I was a mixed fan of HBO’s Silicon Valley but there were moments of utter brilliance. Less the jokes or the storylines, but more how bitingly incisive it was when it came to the nature of startups. One of the best moments was when the CEO of Hooli defended how mean the company had become by saying it was the inevitable drift as a tiny idealistic startup became a mega-success and had to keep delivering jaw-dropping growth numbers to Wall Street. “Do you think you’re going to be any different?” (He said something like that, I’m going from memory here.)
In my 20+ years in Silicon Valley, I’ve seen a lot of people and companies change. Look at the founders of Facebook right now: One is digging in his heels and another is lobbying for the government to break it up. And those aren’t the ones who already sued each other. Recent events have ripped the Valley in twain.
I’ve debated with others whether or not success and fame and fortune changes people, or simply allows them the freedom to be their true selves. I think the answer is different in different cases. (And I’m happy to have a long off-the-record conversation about this at the Chairman Mom Flee if anyone is interested…No one has had more friends become enemies than I have as an investigative journalist covering a bubble, a bust, followed by the longest and bro-iest expansion in Valley memory…)
It’s always encouraging when there are signs that all of this isn’t inevitable. That every billionaire doesn’t have to become evil. That every large company doesn’t have to destroy, say, democracy as a necessary side effect on its way to becoming a $1 trillion company.
Netflix is always one that gives me hope. Recently, Paul and I can’t stop talking about Airbnb.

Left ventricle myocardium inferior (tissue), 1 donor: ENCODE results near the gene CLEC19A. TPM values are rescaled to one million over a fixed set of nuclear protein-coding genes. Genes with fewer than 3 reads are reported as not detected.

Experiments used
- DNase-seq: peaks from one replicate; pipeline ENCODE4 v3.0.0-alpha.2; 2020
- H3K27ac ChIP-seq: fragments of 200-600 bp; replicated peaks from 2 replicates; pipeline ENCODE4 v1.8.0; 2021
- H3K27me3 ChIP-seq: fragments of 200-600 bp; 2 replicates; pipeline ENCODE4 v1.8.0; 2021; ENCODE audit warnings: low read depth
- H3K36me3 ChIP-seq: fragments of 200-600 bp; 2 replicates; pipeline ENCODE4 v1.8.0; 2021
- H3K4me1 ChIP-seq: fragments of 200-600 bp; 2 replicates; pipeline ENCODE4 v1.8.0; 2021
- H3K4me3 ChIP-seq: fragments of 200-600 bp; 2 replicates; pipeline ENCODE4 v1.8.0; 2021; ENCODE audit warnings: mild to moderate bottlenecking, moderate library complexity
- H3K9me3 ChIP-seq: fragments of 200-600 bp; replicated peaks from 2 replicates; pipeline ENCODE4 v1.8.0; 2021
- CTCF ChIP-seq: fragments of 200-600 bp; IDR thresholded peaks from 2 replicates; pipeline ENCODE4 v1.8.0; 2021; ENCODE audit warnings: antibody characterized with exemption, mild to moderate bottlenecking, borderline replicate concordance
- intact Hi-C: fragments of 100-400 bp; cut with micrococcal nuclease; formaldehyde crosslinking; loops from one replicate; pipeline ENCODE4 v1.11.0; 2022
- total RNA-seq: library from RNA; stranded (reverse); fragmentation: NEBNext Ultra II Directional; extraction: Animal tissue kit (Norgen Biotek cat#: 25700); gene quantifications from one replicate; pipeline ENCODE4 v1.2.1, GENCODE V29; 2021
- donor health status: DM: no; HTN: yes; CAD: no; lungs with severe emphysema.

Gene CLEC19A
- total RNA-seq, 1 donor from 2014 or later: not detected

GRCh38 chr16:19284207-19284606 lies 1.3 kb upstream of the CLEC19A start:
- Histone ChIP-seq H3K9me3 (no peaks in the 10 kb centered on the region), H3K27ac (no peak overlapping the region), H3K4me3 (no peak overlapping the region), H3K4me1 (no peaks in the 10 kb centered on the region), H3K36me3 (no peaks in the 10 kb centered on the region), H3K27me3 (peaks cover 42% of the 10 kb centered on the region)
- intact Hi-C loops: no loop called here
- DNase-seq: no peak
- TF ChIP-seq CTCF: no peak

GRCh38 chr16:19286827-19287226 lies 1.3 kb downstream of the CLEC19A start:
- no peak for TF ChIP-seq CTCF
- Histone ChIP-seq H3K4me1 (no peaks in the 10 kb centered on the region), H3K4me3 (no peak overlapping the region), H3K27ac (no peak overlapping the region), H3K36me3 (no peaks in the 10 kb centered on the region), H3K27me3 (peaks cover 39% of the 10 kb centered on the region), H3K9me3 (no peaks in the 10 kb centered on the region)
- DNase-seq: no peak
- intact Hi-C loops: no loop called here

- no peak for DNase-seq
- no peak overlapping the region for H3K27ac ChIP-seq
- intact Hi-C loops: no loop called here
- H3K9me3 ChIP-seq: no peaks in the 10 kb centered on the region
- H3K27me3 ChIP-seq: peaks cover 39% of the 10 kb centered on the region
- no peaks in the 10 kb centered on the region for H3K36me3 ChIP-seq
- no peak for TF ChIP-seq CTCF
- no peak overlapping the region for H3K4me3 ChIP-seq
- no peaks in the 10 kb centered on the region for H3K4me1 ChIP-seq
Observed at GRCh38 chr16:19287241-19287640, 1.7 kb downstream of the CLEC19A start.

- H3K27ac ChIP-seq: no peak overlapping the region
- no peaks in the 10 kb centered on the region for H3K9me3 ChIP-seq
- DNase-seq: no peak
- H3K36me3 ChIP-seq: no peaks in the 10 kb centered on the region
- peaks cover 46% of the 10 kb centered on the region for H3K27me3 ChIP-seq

You think Airbnb is interesting when you use it as a guest. But when you experience onboarding as a host, you really glimpse the brilliance of what the company has painstakingly honed. It’s one of the most unique and most effective onboarding experiences I’ve seen, and I think it goes back to the fact that Brian Chesky says he thinks about product in terms of “storyboarding.” It’s a very different feel than a company run purely by data. (Shameless plug for our rental here! It’s designed with harried working professionals and families in mind! And is discounted while we build up our reviews!)
There are founding moments that—for better or worse—shape companies forever. One of them with Airbnb was the decision to eschew the legal “Hey! It’s just a platform!” advice when Airbnb had its first headline grabbing “meth head moment” and instead come up with a $1 million guarantee for renters. It was something that bucked against the way everything had been done in Silicon Valley since the commercial Internet’s inception, and Chesky told the full story in this iconic three hour Pando interview. (I think I’m pregnant with Evie then!)
Sure Airbnb has had its civic battles, its detractors saying it’s making home affordability harder. (And personally I think some regulation around Airbnb is a good thing.) But unlike Uber, the people making money off Airbnb love it. Think about how comparatively little you hear about the damage Airbnb causes in the world than any other major tech company worth tens of billions of dollars. And this is a company that opens up homes to strangers. Craigslist had more scandals.
None of this is an inevitability of being a big tech company, which is what they’d all have you believe. It’s intentionality.
Today’s new questions on Chairman Mom: